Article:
Onboarding: Not Rocket Science

data point tuesday_500

As HR and other leaders grapple with high turnover rates among the Gen Y cohort (see last week’s post here), all kinds of issues get raised. Is the turnover due to “special” characteristics inherent in Gen Y? Is the turnover due to lack of education and training opportunities? Naivete on the part of Gen Y – the world of work doesn’t match their expectations? Could a lack of thoughtful onboarding play a part?

The Aberdeen Group published Onboarding 2013: A new Look at New Hires last month and author Madeline Laurano provides data that might help organizations become more effective in retaining the youngest of their workforce.

First of all, Aberdeen reports that only 37% of employers have invested in a formal onboarding program for longer than two years. Surveys report that it’s difficult to quantify the ROI on formal onboarding programs so “basic orientation” activities are used in substitution. Socializing new hires into the organization’s culture is popular, but hard to measure. And so, “onboarding programs have fallen short and become little more than a transition from recruitment to employee development.” Interesting.

But attention is starting to be paid and, surprise!, it’s all about productivity. One of the quickest routes to ROI is the improvement of productivity and that’s something organizations can measure. Other drivers for looking at new ways to onboard new hires include improving employee engagement, reducing turnover and improving new hire assimilation.

But, as the graph below shows, there’s lots of opportunity to make onboarding programs more robust, strategic and productive by spending more time.

Aberdeen Group Onboarding 2013 Fig 3

And it doesn’t have to be rocket science! The kinds of strategies being used to drive stronger onboarding programs include the following:

  • Creating new hire checklists
  • Introducing new hires to the go-to people
  • Providing forms to new hires before day one
  • Ensuring compliance on all new hire forms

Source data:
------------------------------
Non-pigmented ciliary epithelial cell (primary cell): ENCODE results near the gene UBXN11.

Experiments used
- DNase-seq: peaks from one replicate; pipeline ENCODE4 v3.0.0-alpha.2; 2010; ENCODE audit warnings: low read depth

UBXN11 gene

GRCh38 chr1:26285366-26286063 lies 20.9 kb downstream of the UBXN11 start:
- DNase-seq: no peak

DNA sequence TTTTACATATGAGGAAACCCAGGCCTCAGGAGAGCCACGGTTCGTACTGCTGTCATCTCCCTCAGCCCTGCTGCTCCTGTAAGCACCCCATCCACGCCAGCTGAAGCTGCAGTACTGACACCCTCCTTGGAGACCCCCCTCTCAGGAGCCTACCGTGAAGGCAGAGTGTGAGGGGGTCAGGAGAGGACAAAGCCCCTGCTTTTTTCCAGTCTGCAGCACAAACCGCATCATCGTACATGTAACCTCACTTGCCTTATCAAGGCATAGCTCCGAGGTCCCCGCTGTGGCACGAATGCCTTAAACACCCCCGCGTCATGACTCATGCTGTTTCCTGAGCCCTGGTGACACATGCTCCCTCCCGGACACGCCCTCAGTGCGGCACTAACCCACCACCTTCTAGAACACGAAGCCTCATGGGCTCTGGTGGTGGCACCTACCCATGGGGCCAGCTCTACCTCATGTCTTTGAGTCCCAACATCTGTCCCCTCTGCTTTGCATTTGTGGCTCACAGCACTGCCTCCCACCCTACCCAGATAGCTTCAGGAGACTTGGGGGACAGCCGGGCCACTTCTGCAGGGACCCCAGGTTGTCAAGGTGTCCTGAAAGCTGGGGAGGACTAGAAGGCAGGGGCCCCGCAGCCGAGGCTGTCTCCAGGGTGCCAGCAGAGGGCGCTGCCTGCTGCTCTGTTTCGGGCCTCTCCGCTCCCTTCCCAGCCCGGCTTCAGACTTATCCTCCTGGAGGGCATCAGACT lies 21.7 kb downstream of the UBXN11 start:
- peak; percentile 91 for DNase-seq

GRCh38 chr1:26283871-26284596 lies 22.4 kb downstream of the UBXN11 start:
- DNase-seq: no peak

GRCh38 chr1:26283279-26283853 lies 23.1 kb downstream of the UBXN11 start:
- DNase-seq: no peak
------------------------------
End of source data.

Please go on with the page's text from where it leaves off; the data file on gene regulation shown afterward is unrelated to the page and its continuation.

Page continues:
• Creating peer networking opportunities/events

But the real key appears to be creating a bridge from the candidate experience to learning/development and performance management. After offer acceptance, Best-in-Class employers are more than twice as likely than all other organizations “to integrate data from onboarding into performance management, providing key stakeholders with development plans of new hires and to tie the source of a candidate to their performance as an employee.”

Aberdeen Group Onboarding 2013 Fig 11

But still, only 26% of Best-in-Class employers enroll new hires in learning and development programs compared to 11% of all others. Hmmm….

Laurano concludes the report with recommended actions for employers in Best-in-Class, Average and Laggard categories. For the Average and Laggard categories they are not rocket science. For the Best-in-Class category, a little rocket science might be involved.

Laggard Steps to Onboarding Success

  • Establish a clear owner
  • Provide strong visibility
  • Extend the onboarding process

Industry Average Steps on Onboarding Success

  • Align onboarding with learning initiatives
  • Define metrics in advance
  • Invest in onboarding technology

Best-in-Class Steps to Onboarding Success

  • Consider gamification
  • Include cross-boarding
  • Balance tactical and strategic elements

Think about these as you and other leaders in your organization wrestle with the high turnover rate in your Gen Y employees. And take a look at this report.

Aberdeen Group reports are very easily consumed. They’re written in normal English and have an easy to understand structure. Even if you can’t spend real money to make your onboarding program more productive, you can certainly get smarter about what works and make some adjustments based on data to improve your outcomes. That’s the whole point of research, right?



Filed under Aberdeen Group, Candidate Experience, China Gorman, Data Point Tuesday, Gen Y, HR Data, Onboarding, Turnover

6 responses to “Onboarding: Not Rocket Science

  1. I don’t leave a response, but after looking at a few of the comments on Onboarding: Not Rocket Science |. I actually do have 2 questions for you if you tend not to mind. Could it be only me or do some of the remarks look like they are left by brain dead people? 😛 And, if you are posting on additional places, I would like to follow anything fresh you have to post. Could you make a list of every one of all your social networking pages like your linkedin profile, Facebook page or twitter feed?

  2. Pingback: Training New Employees — Not Only Luck

  3. Pingback: Five Tips to Hire for Loyalty, Not Just a Warm Body | Media Meme

  4. Great tips for improving onboarding and teeing up employees for success! The one area I have found tricky in addition to getting on top of work responsibilities is integrating into the culture of a place. I think social events are a huge step in the right direction, but teaching new hires company values and how they are manifested in the day to day can really bring a person up to speed.

  5. Thanks. I’ve got a group of survey specialists (read rocket scientists) revamping the Candidate part of the candidate experience survey. I appreciate your non-rocket science taxonomy of the essential pieces to onboarding but discovering if anyone is actually doing these things well… and measuring the value of doing it well is definitely graduate level work. On the other hand, this blog is a good rest of whether we’re asking the right questions. Thanks.

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